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Almost every one accustomed to smoking, who has a
proper regard for the little courtesies of life, asks, before
he indulges in his propensity, if it may be offensive
to any. Suppose the same question were asked with
regard to swearing, by those who are disposed to indulge
in the luxury of blaspheming. There are times
when good taste is fearfully shocked by the introduction
of words and sentiments that should not be spoken by
the members of any circle; and, though not disposed to
claim for ourselves a very great measure of sanctity,
there are times when we have been offended — to use a
very mild term for the feeling — at expressions which
good manners should have suppressed, and good morals
should never have allowed to enter the mind of those
who uttered them. We think the time has gone by
when profanity is generally regarded as an essential
adjunct of wit, and that a story loses nothing of its
piquancy when the profanity is left out. It is very
offensive to have an obtrusive head, with an oath ever
between its teeth, thrust among decent people, and it is a
wonder that sensible men, themselves, who speak profanely
— and there are too many such — should not see
the probable disagreeable nature of it to those who
hear them, and suppress it. At least, they might preface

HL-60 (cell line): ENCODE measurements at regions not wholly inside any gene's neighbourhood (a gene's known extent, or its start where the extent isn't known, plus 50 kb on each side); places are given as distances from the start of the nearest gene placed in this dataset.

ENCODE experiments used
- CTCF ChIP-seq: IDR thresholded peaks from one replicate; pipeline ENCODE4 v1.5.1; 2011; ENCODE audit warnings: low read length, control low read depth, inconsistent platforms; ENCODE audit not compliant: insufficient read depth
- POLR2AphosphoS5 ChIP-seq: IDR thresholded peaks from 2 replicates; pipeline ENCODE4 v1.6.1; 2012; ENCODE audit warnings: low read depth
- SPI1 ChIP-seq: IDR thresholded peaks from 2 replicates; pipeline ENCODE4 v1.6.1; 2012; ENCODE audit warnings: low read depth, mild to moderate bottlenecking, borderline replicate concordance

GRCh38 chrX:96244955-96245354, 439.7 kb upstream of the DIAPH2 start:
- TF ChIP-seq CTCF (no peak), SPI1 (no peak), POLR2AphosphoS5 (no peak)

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their remarks with the question, “Is swearing
offensive to you?” If, as in nine cases out of ten where
the same question is asked about smoking, the answer
is in the negative, then the swearer can blaze away with
his anathemas and imprecations till the teeth of everybody
chatter to hear him. Many seem to swear unconsciously,
the oaths coming in as naturally as italic
words in the emphasis of conversation; and, like the
boy who declared that he did n't whistle in school —
that it whistled itself, they might give the same excuse
for it. There is something very unsatisfactory in
swearing, and after a man has indulged in his profane
stories, and has made crowds laugh by them, he feels,
when he gets by himself, that he has n't much to brag
of, after all, and that

“The atheist laugh 's a poor exchange
For Deity offended.”